Matters that concern maintaining the integrity of New Walk.
With support from the Friends very few properties facing onto New Walk now lack railings on their front boundaries. Those that do detract from the historical setting of the Walk and the Friends will continue to apply gentle encouragement to owners/occupiers to comply.
The intention is not to end op with a regimented uniformity of front boundaries (there is an established mix of styles and height, much of it softened by planting and brickwork); rather, the aim is to recognise as far as possible the integrity of the original New Walk.
New Walk would not be what it is without its trees. These are inspected regularly by the City Council and from time to time it is inevitable that diseased specimens, or those which through age pose a risk, are removed.
The Friends are consulted by the City Council whenever such action is proposed, and the affected trees identified. Where there is any doubt as to the need for removal/surgery the Friends have taken, and will continue to take, independent expert advice to explore viable alternatives. They are also consulted on replacement planting, and almost without exception such replacement is on a one for one basis.
The Friends are a consultee on any planning applications for development of new/change of use of existing buildings on New Walk.
Presented with plans for the development of the former day nursery site at 58 New Walk for a new city art gallery, while very supportive of the idea, the Friends opposed some of the detail of the proposal, including the plan to develop in front of the existing building line.That resulted in a more appropriate scheme, and although, in the event, it not proceed owing to the failure to secure funding, the intervention is indicative of effectiveness of the charity’s input.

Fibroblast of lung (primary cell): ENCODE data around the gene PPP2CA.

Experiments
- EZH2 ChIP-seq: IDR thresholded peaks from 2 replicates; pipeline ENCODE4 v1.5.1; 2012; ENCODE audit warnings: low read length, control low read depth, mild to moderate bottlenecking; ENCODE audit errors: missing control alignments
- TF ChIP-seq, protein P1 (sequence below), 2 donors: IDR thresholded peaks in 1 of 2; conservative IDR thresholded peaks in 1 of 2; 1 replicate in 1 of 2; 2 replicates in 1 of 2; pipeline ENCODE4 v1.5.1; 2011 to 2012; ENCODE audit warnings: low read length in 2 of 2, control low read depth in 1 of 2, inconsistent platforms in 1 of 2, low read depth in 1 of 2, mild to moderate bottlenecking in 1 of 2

Recently the Friends successfully opposed a planning application to extend an office parking area on New Walk and the removal of a boundary wall and railings.Elsewhere they have applied pressure on the City Council in respect of another redundant property. Becoming an increasingly obvious eyesore, and with it the increased risk of going the way of many other historically significant but empty buildings in the city (the latest being Friars Mill, consumed by fire in July of this year), private developers are now well advanced with a sympathetic scheme to convert it into private family housing.
The Friends monitor closely the licensing conditions attached to the pubs and restaurants at the city end of the Walk and is quick to draw the relevant authorities’ attention to any breaches. They have been successfully in opposing some extensions to opening hours sought by the operators.